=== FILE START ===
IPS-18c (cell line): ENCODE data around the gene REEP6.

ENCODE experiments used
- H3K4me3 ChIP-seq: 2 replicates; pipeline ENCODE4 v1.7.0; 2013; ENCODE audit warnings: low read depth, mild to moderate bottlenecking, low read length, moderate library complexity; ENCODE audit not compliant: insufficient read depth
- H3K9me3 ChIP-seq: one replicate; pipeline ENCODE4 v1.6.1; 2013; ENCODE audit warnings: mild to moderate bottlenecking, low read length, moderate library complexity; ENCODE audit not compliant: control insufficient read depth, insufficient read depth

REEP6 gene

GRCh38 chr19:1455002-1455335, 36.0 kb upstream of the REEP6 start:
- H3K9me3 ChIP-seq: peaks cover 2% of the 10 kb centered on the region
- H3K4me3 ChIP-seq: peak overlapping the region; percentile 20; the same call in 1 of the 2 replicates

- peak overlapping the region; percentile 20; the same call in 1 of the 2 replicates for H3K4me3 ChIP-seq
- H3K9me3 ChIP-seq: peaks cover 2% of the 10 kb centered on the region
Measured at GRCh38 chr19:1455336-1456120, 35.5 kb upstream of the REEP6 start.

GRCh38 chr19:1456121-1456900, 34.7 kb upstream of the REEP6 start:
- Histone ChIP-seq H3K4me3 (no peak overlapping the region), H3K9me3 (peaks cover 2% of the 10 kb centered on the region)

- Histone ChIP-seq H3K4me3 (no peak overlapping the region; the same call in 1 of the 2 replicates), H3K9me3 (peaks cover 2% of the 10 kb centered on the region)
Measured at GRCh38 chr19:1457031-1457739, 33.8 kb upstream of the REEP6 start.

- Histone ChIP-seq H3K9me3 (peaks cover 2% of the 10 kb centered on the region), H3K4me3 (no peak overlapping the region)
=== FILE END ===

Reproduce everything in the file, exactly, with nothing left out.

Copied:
IPS-18c (cell line): ENCODE data around the gene REEP6.

ENCODE experiments used
- H3K4me3 ChIP-seq: 2 replicates; pipeline ENCODE4 v1.7.0; 2013; ENCODE audit warnings: low read depth, mild to moderate bottlenecking, low read length, moderate library complexity; ENCODE audit not compliant: insufficient read depth
- H3K9me3 ChIP-seq: one replicate; pipeline ENCODE4 v1.6.1; 2013; ENCODE audit warnings: mild to moderate bottlenecking, low read length, moderate library complexity; ENCODE audit not compliant: control insufficient read depth, insufficient read depth

REEP6 gene

GRCh38 chr19:1455002-1455335, 36.0 kb upstream of the REEP6 start:
- H3K9me3 ChIP-seq: peaks cover 2% of the 10 kb centered on the region
- H3K4me3 ChIP-seq: peak overlapping the region; percentile 20; the same call in 1 of the 2 replicates

- peak overlapping the region; percentile 20; the same call in 1 of the 2 replicates for H3K4me3 ChIP-seq
- H3K9me3 ChIP-seq: peaks cover 2% of the 10 kb centered on the region
Measured at GRCh38 chr19:1455336-1456120, 35.5 kb upstream of the REEP6 start.

GRCh38 chr19:1456121-1456900, 34.7 kb upstream of the REEP6 start:
- Histone ChIP-seq H3K4me3 (no peak overlapping the region), H3K9me3 (peaks cover 2% of the 10 kb centered on the region)

- Histone ChIP-seq H3K4me3 (no peak overlapping the region; the same call in 1 of the 2 replicates), H3K9me3 (peaks cover 2% of the 10 kb centered on the region)
Measured at GRCh38 chr19:1457031-1457739, 33.8 kb upstream of the REEP6 start.

- Histone ChIP-seq H3K9me3 (peaks cover 2% of the 10 kb centered on the region), H3K4me3 (no peak overlapping the region)